Enhanced Reservoir Description: Using Core and Log Data to Identify Hydraulic (Flow) Units and Predict Permeability in Uncored Intervals/Wells
- Jude O. Amaefule (Core Laboratories) | Mehmet Altunbay (Core Laboratories) | Djebbar Tiab (U. of Oklahoma) | David G. Kersey (Core Laboratories) | Dare K. Keelan (Core Laboratories)
- Document ID
- Society of Petroleum Engineers
- SPE Annual Technical Conference and Exhibition, 3-6 October, Houston, Texas
- Publication Date
- Document Type
- Conference Paper
- 1993. Society of Petroleum Engineers
- 5.8.6 Naturally Fractured Reservoir, 1.2.3 Rock properties, 5.1 Reservoir Characterisation, 5.6.1 Open hole/cased hole log analysis, 5.5.2 Core Analysis, 5.6.3 Deterministic Methods, 5.7 Reserves Evaluation, 1.8 Formation Damage, 2.4.3 Sand/Solids Control, 5.1.5 Geologic Modeling, 5.6.2 Core Analysis, 1.6.9 Coring, Fishing, 5.5 Reservoir Simulation, 4.3.4 Scale, 1.10.1 Drill string components and drilling tools (tubulars, jars, subs, stabilisers, reamers, etc), 5.8.7 Carbonate Reservoir, 5.1.4 Petrology, 5.7.4 Probabilistic Methods
- 53 in the last 30 days
- 5,845 since 2007
- Show more detail
- View rights & permissions
|SPE Member Price:||USD 8.50|
|SPE Non-Member Price:||USD 25.00|
Understanding complex variations in pore geometry within different lithofacies is the key to improved reservoir description and exploitation. Core data provide information on various depositional and diagenetic controls on pore geometry. Variations in pore geometrical attributes in turn, define the existence of distinct zones (hydraulic units) with similar fluid-flow characteristics. Classic discrimination of rock types has been based on subjective geological observations and on empirical relationships between the log of permeability versus porosity. However for any porosity within a given rock type, permeability can vary by several orders of magnitude, which indicates the existence of several flow units.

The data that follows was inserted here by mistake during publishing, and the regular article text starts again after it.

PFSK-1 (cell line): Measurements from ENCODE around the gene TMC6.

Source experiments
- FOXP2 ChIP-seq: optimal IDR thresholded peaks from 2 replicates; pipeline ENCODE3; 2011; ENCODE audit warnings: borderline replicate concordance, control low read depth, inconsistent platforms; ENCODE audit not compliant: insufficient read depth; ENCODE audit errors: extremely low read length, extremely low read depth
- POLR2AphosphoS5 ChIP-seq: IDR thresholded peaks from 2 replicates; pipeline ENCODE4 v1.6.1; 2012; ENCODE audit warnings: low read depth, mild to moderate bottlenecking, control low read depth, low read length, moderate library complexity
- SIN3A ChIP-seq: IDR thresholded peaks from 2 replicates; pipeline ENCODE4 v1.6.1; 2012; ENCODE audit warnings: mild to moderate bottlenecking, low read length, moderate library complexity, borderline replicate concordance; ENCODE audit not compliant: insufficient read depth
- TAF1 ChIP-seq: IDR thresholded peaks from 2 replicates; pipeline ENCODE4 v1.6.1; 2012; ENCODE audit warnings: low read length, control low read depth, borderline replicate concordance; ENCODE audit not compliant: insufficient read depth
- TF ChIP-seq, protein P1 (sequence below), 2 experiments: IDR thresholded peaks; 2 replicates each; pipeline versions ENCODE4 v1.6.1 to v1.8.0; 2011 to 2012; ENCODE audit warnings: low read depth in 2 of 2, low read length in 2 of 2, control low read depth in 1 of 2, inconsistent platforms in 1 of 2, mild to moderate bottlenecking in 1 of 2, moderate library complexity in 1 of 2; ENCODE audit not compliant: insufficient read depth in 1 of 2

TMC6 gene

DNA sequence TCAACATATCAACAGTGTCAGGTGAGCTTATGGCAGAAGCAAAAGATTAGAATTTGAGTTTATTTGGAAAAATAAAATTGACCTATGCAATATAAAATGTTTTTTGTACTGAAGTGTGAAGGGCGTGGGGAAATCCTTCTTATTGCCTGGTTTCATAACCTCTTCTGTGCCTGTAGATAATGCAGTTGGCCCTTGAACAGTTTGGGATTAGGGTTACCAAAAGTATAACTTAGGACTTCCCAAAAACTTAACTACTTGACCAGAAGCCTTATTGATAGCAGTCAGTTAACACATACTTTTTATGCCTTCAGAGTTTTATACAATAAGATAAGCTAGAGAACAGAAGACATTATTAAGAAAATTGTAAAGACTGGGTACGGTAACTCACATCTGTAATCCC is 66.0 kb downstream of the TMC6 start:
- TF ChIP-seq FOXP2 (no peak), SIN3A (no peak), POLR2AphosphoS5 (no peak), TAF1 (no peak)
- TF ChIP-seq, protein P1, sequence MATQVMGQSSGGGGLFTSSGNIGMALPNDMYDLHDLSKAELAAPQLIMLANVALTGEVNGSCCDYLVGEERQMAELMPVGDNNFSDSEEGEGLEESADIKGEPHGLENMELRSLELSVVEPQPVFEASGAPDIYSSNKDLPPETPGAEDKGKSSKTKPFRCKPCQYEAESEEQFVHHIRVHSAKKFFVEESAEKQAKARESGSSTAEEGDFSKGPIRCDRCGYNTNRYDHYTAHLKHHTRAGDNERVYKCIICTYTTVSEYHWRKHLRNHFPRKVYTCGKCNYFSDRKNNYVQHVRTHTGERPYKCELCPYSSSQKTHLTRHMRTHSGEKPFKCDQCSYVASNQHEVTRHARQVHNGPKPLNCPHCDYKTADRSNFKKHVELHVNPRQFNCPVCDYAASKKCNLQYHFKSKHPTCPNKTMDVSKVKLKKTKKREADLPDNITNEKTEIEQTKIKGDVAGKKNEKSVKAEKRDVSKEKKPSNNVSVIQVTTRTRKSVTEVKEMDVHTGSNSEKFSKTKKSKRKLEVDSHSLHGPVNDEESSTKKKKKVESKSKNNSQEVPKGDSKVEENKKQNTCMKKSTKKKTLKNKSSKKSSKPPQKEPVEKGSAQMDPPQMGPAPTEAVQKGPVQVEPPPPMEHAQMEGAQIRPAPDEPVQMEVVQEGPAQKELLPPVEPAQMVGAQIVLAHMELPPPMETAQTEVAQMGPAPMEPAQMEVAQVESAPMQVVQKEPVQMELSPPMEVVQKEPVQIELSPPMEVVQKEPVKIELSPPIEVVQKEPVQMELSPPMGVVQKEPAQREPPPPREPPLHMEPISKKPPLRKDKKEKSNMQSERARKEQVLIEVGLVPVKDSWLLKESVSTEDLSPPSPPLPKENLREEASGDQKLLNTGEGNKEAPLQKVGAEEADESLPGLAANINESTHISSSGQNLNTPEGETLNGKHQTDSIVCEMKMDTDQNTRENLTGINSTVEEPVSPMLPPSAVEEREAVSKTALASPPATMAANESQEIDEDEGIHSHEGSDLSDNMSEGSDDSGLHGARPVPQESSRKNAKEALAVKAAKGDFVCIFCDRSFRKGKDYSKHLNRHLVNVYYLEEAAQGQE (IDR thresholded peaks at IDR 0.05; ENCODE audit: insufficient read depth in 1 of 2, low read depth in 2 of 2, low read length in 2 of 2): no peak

In this paper, a new, practical and theoretically correct methodology is proposed for identification and characterization of hydraulic units within mappable geological units (facies). The technique is based on a modified Kozeny-Carmen equation and the concept of mean hydraulic radius. The equation indicates that for any hydraulic unit, a log-log plot of a "Reservoir Quality Index," (RQI), which is equal to 0.0314 k/ , versus a "Normalized Porosity Index" ( x) which is equal to /(1- ) should yield a straight line with a unit slope. The intercept of the unit slope line with z= 1, designated as the "Flow Zone Indicator" (FZI), is a unique parameter for each hydraulic unit. RQI, z and FZJ are based on stressed porosity and permeability data measured on core samples.
FZI is then correlated to certain combinations of logging tool responses to develop regression models for permeability predictions in cored and uncored intervals or wells. The proposed technique has been successfully tested in clastic rocks from East Texas, South America, West Africa, South East Asia and Far East Asia, as well as carbonate sequences from West Texas and Canada. This paper documents the theoretical development, validates and characterizes the hydraulic units, and presents predicted versus actual permeability data to demonstrate the efficacy of the proposed technique.
One of the most important existing and emerging challenges of geoscientists and engineers is to improve reservoir description techniques. It is well recognized that improvements in reservoir description will reduce the amount of hydrocarbon left behind pipe. Accurate determination of pore-body/throat attributes and fluid distribution are central elements in improved reservoir description. Many reservoir description programs, though detailed, have not included descriptions at the pore-throat scale. Yet, pore-throat attributes control initial/residual hydrocarbon distribution and fluid flow. Because they are readily available, continuous sources of data, logging tool responses are often used to draw inferences about lithology, depositional and diagenetic sequences, and fluid content. These inferences are based on empirical models utilizing correlations among tool responses, rock and fluid properties. In many instances, unfortunately, the correlation models can not be used globally because of the influences of factors not fully considered by the models. Factors include (a) the presence of potassium-feldspar, zircon, etc. causing erroneously high calculated Vsh from the gamma ray; (b) microporosity in kaolinite, chert, etc. leading to high apparent water saturation calculations; and (c) siderite, pyrite, barite, and smectite influencing the resistivity, density and neutron log calculations.
|File Size||1 MB||Number of Pages||16|